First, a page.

A man with an "incisive yet gentle" personality, who was committed to his family - and who never met a body of water in which he couldn't swim or a vista he didn't want to paint - has been laid to rest after a "quietly extraordinary" life.
Dr Peter Vines was farewelled by family, friends, former patients and ex-colleagues at Tamworth City Uniting Church on Tuesday morning.
The former Tamworth obstetrician gynaecologist was remembered for his love of individuals and peoples, of learning and contributing, and of thinking, art and laughter.
Daughter Prue Vines told funeral-goers her father would be missed by her; her siblings Helen, Chris, Jenny and Geoffrey; the 11 grandchildren and one great-grandchild; and particularly his great love and wife of 64 years, Kathleen.
"But we have been incredibly privileged to spend a long time with a man who really was for others," Professor Vines said.
Arthur Peter Vines was born in 1931 in Chatswood, and grew up in Dubbo and Campsie, "strong and athletic".
The Australian junior freestyle champion two years in a row, he also broke the senior championship record by 3.5 seconds and held the title for about 15 years.
The young Peter was even in the training squad for the 1948 Olympics, but gave that up when the family moved for his father's ministry.
He noticed Kathleen at swimming events - in which she kept coming last but just kept entering.
"It was typical of Dad to admire the effort more than the achievement," Professor Vines said.
Their love and respect for each other lasted throughout the decades.
"To be brought up in a household where your parents not only loved each other (and us) - but also respected and admired and enjoyed each other greatly - was wonderful."
Dr Vines had a "pattern" of returning to study time and again, first veterinary science and agriculture, then medicine, then a specialty in tropical medicine.
He was awarded a doctorate of medicine before completing a residency in obstetrics and gynaecology and moving to Tamworth.
"This was really his second career, and Dad loved obstetrics," Professor Vines said.
"He never got over the thrill of a new baby, and he enjoyed collecting what women said about their baby when they first saw it ...
"After he retired, it took him two years before he could believe he wasn't going to be called out after he went to sleep.
"His farewell gift from the nurses at Tamara was a mobile, which still hangs outside Mum and Dad's door - it is made of obstetric instruments and tinkles nicely."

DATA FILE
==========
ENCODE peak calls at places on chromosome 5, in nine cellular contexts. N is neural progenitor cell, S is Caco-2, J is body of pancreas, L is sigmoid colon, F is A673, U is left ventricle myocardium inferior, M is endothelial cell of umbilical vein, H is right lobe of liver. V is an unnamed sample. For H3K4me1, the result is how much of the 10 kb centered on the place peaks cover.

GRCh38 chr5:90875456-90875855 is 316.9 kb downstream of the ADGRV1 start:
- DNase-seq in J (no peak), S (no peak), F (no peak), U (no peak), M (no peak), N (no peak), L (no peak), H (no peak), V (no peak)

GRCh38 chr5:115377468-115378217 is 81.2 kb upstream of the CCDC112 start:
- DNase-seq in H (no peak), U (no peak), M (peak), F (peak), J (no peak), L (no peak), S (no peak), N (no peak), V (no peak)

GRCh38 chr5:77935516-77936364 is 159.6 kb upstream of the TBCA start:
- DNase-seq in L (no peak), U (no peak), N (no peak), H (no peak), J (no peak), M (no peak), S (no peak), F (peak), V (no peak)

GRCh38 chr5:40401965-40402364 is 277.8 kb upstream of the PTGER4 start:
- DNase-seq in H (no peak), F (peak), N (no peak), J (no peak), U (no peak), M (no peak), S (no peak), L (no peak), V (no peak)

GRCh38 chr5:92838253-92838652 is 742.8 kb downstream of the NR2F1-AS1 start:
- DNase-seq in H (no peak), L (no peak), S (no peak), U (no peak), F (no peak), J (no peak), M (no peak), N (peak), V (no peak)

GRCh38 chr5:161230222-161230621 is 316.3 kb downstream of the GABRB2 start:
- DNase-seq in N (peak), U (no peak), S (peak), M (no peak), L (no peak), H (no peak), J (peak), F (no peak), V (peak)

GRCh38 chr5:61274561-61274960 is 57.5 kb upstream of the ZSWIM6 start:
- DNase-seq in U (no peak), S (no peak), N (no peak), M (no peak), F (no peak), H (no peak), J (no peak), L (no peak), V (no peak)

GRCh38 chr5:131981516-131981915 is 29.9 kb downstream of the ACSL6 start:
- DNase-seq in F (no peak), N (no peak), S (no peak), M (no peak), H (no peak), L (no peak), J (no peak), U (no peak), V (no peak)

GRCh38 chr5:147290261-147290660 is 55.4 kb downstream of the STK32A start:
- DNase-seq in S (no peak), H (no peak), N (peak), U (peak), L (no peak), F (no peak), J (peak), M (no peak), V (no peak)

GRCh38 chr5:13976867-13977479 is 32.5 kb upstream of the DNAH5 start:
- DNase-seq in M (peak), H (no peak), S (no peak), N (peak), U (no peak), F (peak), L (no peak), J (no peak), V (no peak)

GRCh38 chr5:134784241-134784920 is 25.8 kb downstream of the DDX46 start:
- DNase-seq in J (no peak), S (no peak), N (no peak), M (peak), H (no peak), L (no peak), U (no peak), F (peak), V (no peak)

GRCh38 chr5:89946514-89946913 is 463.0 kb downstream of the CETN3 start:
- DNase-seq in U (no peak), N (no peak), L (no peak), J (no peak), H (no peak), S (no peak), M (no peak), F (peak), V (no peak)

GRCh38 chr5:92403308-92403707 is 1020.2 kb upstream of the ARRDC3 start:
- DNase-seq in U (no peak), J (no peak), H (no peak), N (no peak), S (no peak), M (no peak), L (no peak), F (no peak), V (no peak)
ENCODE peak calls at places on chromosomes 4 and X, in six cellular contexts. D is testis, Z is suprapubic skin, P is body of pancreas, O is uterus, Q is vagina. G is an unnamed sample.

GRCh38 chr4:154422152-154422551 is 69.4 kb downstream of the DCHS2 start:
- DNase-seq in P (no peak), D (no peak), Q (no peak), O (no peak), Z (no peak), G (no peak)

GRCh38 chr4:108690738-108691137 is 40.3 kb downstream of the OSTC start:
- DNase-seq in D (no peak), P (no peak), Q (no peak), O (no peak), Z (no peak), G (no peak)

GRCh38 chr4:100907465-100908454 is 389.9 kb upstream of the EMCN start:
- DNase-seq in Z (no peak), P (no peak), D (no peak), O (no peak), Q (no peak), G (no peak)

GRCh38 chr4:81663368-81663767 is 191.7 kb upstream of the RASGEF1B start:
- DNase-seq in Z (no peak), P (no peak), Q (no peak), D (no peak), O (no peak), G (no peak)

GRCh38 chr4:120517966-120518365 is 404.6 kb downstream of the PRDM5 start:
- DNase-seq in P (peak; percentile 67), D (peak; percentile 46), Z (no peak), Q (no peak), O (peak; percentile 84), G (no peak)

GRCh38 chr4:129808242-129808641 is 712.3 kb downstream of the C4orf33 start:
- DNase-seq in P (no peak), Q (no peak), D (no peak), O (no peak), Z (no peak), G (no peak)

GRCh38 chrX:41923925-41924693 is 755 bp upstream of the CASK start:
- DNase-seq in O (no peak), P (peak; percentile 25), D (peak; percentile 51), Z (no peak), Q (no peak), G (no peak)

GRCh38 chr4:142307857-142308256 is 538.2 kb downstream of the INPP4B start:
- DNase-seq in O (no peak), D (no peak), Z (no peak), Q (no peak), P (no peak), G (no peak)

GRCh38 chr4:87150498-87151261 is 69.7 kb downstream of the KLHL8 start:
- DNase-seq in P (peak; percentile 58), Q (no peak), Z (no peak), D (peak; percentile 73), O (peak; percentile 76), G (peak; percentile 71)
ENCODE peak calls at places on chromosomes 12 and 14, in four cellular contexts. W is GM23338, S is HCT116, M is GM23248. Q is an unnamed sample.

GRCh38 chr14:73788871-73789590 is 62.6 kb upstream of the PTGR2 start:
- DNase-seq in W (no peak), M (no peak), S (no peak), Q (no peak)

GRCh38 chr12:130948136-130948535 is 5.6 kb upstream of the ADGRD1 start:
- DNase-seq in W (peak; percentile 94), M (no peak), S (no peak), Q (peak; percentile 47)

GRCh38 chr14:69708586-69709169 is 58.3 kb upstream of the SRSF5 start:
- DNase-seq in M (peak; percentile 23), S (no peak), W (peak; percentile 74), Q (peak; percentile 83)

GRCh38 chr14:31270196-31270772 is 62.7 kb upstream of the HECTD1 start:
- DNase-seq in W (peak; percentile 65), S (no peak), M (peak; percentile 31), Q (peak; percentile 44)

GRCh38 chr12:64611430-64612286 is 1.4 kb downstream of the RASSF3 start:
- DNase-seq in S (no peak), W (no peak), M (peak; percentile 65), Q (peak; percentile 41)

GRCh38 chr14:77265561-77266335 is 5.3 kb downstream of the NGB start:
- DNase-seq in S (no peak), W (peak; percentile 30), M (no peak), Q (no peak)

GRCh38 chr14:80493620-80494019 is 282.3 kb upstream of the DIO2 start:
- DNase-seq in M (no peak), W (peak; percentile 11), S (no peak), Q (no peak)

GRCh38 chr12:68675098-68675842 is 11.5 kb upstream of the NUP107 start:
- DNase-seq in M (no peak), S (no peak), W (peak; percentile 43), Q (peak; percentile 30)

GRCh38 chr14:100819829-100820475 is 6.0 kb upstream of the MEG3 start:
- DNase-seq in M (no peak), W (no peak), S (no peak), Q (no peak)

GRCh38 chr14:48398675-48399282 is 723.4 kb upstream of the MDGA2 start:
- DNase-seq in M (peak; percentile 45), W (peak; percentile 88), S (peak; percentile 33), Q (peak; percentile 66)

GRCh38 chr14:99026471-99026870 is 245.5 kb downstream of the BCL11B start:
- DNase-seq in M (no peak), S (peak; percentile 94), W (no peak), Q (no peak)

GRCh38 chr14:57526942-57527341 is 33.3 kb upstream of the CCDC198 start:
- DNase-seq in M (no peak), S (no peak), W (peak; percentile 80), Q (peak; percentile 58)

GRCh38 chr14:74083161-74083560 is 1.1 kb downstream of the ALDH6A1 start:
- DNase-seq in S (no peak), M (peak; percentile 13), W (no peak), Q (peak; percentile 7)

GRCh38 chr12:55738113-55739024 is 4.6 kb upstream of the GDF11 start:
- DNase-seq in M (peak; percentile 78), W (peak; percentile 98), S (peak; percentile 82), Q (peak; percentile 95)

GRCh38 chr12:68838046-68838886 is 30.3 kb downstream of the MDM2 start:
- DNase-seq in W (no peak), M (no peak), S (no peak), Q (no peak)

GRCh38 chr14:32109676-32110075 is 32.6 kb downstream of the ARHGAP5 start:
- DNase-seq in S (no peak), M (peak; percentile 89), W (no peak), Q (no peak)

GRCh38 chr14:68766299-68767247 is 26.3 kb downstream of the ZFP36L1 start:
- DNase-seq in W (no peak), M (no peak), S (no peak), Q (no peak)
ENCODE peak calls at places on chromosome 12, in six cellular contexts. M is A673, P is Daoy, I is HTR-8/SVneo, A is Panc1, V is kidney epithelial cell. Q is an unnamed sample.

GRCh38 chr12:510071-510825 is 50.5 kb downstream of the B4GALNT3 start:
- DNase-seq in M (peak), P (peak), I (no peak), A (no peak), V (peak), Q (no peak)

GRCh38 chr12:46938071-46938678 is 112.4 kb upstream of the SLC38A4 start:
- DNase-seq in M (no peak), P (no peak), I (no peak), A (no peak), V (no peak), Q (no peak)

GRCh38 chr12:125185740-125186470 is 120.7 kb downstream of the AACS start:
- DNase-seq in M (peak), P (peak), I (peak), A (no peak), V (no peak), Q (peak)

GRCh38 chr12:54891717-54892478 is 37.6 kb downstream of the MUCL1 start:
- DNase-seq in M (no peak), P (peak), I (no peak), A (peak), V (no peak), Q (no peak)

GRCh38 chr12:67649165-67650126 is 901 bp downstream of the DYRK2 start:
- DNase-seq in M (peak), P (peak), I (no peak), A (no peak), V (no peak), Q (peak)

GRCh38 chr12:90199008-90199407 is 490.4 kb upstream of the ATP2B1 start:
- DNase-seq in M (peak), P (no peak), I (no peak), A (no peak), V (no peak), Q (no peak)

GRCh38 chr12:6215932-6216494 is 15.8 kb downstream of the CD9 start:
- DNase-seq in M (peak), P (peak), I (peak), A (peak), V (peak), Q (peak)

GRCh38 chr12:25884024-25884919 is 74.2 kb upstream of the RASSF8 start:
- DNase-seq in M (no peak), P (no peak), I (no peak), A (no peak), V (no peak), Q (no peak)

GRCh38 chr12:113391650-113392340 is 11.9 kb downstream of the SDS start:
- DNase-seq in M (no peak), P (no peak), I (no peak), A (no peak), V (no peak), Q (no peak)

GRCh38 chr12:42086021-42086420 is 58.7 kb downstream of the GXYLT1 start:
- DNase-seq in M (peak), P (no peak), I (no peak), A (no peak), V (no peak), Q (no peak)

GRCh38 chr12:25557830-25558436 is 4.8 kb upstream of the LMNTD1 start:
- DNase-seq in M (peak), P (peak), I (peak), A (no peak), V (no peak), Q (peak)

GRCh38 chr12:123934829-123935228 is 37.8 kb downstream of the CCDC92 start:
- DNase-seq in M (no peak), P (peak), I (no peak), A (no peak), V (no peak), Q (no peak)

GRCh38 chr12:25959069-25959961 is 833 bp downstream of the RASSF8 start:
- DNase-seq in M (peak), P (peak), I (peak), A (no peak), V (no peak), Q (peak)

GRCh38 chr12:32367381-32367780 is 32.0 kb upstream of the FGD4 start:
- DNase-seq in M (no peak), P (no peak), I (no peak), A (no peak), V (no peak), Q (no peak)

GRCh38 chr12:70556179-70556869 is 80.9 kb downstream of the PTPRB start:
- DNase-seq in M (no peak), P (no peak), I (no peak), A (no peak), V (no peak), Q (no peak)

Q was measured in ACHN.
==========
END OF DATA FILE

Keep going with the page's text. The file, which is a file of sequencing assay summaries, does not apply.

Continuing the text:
Keith Hollebone, now also a longtime ob-gyn, worked with Dr Vines after the former started as a visiting medical officer at Tamworth hospital in the late 1990s.
Dr Vines was then a staff specialist at the hospital part-time, and "a wiser man I'm yet to meet in terms of his practical experience", Dr Hollebone said.
"He was brilliant ... I enjoyed his company because he was obviously a highly intelligent man and had a very incisive type of personality - but was very gentle with it."
Dr Hollebone said Dr Vines had been "a very impressive man in a very quiet way".
Career twists and turns
Dr Vines' career adventures included moving with Kathleen and a 15-month-old Prue to Papua New Guinea, where he was the medical officer for a district of 10,000 people.
He travelled by boat to visit many patients.
"The hospital was very basic and he had an operating theatre that the chooks had to be moved from each time they needed it," Professor Vines said.
"If he ran out of sutures, he would get fishing line from the local trade store."
Back in Sydney, Dr Vines completed his diploma in tropical medicine and hygiene, then the family returned to PNG, this time to Okapa in the Eastern Highlands.
"Again things were not sophisticated and supplies were iffy," Professor Vines said.
With a snakebite victim - and no anti-venene - on hand one day, the doctor radioed counterparts in a nearby town.
They flew some anti-venene to him, dropping the vial out of the plane - using a parachute made of a handkerchief - while Dr Vines waited on the airstrip outside the hospital.
"[He] caught it and treated the man, who survived."
Dr Vines' many other accomplishments included obtaining a World Health Organisation fellowship to study epidemiology at the Centre for Communicable Diseases in Atlanta.
Back once more in PNG, he worked as the government epidemiologist, studying the highlands, mainland and island populations.
"He and his team literally walked up and down mountains and used dugout canoes, tractors, landrovers, and many light aeroplanes to get to places," Professor Vines said.
"Our home movies are full of pictures of people spitting into bottles and giving blood, which was sent for analysis in bamboo tubes."
Mrs Vines was instrumental in all these achievements, Professor Vines said.
"Dad's career was very much only achievable because of Mum's backing and willingness to make it happen", she said - including the "bold move" but "joint decision" to first move to PNG.
Indeed, after Dr Vines completed the epidemiology survey, his wife did all the graphs for the thesis.
The PNG Department of Health published it as a book, which is "still the baseline survey used by epidemiologists in PNG and other tropical places like Indonesia", Professor Vines said.
"All these achievements and this seriousness of purpose could have made Dad an overbearing or unbearable person, but Dad was actually very humble, and his sense of humour could overwhelm him," she said.
"He had a very quick wit, right up to the end, and a sense of mischief."
Dr Arthur Peter Vines died on May 22, peacefully at home and surrounded by family, at the age of 88 years.